A 44-year-old man with bilateral eyelid swelling
Abstract:Swollen eyelids are commonly ascribed to allergic conjunctivitis, contact dermatitis, eczema, angioedema, or acute sinusitis. The differential diagnosis extends to thyroid eye disease; blepharitis; Sjögren's syndrome; Churg-Strauss vasculitis; Wegener's granulomatosis; Gleich syndrome; orbital and ocular lymphoid hyperplasia or adnexal lymphoma; idiopathic orbital inflammatory disease/idiopathic sclerosing orbital inflammation; rarely, orbital parasitosis; and IgG4-related diseases. The likely diagnosis proceeds from the more to the less common in patients without a history of allergy or infection. Both ocular lymphoid hyperplasia and ocular adnexal lymphoma must be considered in the differential diagnosis of persistent disease, and neither of these entities can be recognized or differentiated from one another clinically or radiologically. Early diagnosis is essential because therapy may consist of frequent follow-up and/or active intervention. Outcomes in patients treated early and appropriately are often favorable.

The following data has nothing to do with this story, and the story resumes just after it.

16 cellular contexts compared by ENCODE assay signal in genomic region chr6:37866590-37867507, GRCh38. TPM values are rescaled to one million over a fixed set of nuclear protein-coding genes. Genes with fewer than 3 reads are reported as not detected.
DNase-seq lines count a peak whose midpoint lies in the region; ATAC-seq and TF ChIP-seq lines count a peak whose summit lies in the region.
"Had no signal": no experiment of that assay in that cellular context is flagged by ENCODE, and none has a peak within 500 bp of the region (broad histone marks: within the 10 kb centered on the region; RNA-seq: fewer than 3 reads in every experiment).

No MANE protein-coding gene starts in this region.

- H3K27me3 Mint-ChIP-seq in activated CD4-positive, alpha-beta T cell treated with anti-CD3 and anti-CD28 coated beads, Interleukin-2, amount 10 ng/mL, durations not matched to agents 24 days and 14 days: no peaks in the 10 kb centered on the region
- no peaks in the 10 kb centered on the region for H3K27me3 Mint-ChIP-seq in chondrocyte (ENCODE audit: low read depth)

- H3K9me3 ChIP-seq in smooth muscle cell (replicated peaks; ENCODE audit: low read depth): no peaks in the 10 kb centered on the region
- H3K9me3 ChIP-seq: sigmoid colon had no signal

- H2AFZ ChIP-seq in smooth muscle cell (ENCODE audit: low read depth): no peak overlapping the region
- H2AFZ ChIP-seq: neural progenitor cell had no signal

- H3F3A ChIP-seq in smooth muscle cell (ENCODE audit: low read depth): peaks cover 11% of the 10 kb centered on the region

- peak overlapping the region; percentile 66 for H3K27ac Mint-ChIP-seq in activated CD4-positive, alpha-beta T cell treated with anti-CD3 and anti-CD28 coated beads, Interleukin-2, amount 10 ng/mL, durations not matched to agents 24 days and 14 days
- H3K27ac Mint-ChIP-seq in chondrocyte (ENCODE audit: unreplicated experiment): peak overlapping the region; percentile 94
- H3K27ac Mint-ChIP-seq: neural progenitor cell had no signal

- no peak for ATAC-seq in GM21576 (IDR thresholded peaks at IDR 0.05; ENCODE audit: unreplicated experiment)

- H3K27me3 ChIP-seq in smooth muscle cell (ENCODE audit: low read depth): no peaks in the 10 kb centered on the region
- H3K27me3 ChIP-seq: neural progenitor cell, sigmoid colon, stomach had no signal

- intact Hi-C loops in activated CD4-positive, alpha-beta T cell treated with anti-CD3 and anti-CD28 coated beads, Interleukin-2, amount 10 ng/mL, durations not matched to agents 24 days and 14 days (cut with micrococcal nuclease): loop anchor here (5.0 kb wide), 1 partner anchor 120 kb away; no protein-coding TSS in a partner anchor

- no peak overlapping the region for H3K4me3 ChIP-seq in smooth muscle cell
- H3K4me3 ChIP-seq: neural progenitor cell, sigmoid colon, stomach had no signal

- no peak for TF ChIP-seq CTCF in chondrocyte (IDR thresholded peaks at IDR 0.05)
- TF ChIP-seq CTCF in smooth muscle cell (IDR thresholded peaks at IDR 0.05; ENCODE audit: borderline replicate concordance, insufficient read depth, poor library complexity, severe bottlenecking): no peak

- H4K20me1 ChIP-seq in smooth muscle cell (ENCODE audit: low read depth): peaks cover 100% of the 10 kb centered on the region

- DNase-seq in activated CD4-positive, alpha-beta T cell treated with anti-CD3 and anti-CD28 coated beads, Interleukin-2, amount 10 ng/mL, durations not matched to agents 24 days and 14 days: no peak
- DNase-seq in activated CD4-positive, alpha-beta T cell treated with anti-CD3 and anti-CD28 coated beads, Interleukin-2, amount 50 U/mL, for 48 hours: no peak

Keywords: Angioedema; IgG4-related disease; corticosteroids; extranodal marginal zone B-cell lymphoma; eyelid edema; interferon alpha; lymphoid hyperplasia; ocular adnexal lymphoma; ocular lymphoid hyperplasia; rituximab
Document Type: Research Article
Publication date: 2012-03-01
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